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Canine massage gives dogs a new 'leash' on life

Just petting your dog is not the same as therapeutic massage
dog massage
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If a professional massage reduces stress, eases sore muscles, and maintains overall health, why wouldn't you want that for man's best friend?

Jadelyn Hipwell is the owner of Greenwood Hill Wellness and Rehab in Oro-Medonte.

Operating for just over a year this canine massage venture is taking off.

Hipwell explains, "I am a registered massage therapist (Georgian College) and saw just how awesome it is for people and I thought why wouldn't it be beneficial for dogs. It's actually been around since the early 90s and there is a special course which I took through Royal Canadian College for Canine Massage."

Surprisingly the methods are pretty similar to human massage.

"The only real difference is I am usually on the ground with the dog rather than putting them up on a table. Dogs love touch because they love affection and attention. Once the animal relaxes in the surroundings (which is on Hipwell's scenic and spacious rural property just outside Orillia) and if  they've visited a couple of times, the dog will usually lay down in the same spot and just wait. They also let me know what area might be sore by turning their body for me. It's quite amazing. They let you know what they need and they'll let you know if something hurts."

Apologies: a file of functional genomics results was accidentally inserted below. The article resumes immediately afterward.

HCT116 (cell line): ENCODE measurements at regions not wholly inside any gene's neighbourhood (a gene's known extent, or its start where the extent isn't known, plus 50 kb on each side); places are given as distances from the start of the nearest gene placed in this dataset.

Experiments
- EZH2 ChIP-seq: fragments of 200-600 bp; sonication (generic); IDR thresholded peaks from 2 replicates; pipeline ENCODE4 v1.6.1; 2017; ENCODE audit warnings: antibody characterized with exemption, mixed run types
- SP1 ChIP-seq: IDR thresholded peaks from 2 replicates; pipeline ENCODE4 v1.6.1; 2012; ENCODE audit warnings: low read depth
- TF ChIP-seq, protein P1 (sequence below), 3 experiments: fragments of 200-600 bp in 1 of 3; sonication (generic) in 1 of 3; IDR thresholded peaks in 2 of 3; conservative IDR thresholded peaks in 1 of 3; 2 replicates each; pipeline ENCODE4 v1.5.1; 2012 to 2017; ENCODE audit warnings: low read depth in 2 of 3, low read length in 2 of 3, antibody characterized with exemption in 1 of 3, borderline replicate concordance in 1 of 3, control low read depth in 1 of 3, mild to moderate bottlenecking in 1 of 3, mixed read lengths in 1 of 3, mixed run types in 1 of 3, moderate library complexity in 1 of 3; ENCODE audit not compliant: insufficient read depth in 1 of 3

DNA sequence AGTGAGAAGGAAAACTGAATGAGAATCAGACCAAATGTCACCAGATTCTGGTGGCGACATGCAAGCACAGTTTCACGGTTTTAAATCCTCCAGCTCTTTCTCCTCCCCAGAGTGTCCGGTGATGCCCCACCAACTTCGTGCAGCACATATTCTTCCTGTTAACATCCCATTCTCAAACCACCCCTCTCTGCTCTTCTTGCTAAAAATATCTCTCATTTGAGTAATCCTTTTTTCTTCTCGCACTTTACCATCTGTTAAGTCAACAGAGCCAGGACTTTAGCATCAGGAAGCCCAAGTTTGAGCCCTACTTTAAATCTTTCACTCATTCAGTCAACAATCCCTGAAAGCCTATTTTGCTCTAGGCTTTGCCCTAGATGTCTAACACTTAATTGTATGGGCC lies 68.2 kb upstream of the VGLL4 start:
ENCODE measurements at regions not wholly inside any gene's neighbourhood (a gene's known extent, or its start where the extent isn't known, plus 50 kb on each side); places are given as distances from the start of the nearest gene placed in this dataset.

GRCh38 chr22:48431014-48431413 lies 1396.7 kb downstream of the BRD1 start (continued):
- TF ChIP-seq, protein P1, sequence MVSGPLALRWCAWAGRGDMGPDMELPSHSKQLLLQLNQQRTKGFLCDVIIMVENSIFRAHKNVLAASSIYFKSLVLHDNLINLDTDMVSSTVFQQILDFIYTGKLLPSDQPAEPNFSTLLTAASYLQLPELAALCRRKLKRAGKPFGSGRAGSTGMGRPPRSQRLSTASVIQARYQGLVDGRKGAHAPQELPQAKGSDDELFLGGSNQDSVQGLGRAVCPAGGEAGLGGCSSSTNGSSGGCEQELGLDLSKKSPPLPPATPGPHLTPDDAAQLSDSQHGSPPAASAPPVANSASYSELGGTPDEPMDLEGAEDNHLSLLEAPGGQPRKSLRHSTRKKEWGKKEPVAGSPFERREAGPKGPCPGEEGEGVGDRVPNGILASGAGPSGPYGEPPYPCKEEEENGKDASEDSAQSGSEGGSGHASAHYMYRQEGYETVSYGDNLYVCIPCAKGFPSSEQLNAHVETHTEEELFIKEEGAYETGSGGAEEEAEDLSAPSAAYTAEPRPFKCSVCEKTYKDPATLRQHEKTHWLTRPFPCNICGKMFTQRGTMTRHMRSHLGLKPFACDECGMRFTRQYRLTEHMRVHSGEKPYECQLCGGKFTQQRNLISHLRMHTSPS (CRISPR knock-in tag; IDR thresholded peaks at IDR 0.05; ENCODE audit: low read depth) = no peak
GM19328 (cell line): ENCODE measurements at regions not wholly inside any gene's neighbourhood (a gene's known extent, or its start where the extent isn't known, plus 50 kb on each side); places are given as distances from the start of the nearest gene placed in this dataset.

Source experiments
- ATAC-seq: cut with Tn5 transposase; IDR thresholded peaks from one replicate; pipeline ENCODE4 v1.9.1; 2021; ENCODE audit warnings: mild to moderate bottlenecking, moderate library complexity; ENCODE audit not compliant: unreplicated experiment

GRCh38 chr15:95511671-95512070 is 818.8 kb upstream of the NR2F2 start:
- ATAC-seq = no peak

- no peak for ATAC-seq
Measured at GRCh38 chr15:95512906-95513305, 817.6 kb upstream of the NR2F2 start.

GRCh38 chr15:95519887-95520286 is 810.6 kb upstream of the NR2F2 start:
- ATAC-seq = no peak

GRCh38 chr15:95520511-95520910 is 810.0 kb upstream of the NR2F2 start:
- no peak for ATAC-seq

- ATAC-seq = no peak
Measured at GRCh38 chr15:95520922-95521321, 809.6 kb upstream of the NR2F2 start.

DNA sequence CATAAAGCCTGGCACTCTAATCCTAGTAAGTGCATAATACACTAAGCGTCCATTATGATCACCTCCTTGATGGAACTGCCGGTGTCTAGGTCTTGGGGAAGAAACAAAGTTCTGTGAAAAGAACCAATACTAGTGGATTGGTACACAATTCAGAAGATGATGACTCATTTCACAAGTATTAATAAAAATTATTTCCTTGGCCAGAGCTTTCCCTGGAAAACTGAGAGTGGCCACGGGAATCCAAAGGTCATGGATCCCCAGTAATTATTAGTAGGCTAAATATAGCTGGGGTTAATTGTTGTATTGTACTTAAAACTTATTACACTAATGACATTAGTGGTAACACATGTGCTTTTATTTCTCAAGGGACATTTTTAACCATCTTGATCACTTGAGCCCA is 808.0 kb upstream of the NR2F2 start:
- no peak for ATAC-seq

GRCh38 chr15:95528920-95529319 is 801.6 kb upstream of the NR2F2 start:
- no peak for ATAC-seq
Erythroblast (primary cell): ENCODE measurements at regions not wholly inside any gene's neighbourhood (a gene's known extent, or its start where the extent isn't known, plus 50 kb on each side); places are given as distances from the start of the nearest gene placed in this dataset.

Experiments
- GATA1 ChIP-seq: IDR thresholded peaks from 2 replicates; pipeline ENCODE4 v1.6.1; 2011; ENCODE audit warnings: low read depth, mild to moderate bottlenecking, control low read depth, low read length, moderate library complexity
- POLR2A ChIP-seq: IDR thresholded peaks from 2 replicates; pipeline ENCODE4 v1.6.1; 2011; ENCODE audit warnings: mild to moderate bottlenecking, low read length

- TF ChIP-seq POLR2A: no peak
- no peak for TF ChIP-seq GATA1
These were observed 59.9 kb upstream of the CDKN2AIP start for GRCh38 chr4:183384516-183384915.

Another difference is not using too much pressure on a furry client, but rather making sure to warm up the muscles and help circulation.

Hipwell says she's had good success working with dogs with injuries and hip dysplasia. She believes the therapy can really help senior dogs and also working dogs such as police dogs or guide dogs as "they get just as tired as people with jobs."

"I have been working with a four-year-old German Shepherd/Border Collie mix with no muscle tone in his backside. With weekly treatment the dog is now walking long distances with its owner and with no discomfort. The quality of life has greatly improved."

While there may be no tip offered a wagging tail may be just as rewarding.

As with any treatment consistency is the key so Hipwell suggests once a  month or every couple of weeks if the budget allows.

A half hour session is $25 and an hour massage costs $40.

The clinic is the only one of its kind in Orillia. She will also do canine massage in a client's home, if requested.

For more information go too her website.

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About the Author: Wendy King

Wendy King writes about all kinds of things from nutrition to the job search from cats to clowns — anything and everything — from the ridiculous to the sublime. Watch for Wendy's column weekly.
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